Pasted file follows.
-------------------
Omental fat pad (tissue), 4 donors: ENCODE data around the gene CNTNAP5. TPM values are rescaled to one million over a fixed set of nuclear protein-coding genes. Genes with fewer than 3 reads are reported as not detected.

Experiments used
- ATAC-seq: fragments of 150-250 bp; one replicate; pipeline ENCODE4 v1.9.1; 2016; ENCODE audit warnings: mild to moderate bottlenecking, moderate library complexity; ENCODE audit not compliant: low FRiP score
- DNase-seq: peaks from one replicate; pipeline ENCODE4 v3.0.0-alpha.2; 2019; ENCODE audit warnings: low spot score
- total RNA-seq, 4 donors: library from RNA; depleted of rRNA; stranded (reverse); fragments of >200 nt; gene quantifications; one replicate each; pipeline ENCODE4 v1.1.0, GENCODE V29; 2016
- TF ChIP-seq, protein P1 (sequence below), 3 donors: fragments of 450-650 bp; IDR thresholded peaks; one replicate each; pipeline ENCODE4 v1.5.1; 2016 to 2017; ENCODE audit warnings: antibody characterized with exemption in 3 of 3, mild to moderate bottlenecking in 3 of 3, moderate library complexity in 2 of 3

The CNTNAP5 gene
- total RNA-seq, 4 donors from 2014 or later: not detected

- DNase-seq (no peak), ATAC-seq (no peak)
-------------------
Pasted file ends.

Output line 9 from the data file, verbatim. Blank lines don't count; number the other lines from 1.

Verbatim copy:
- DNase-seq (no peak), ATAC-seq (no peak)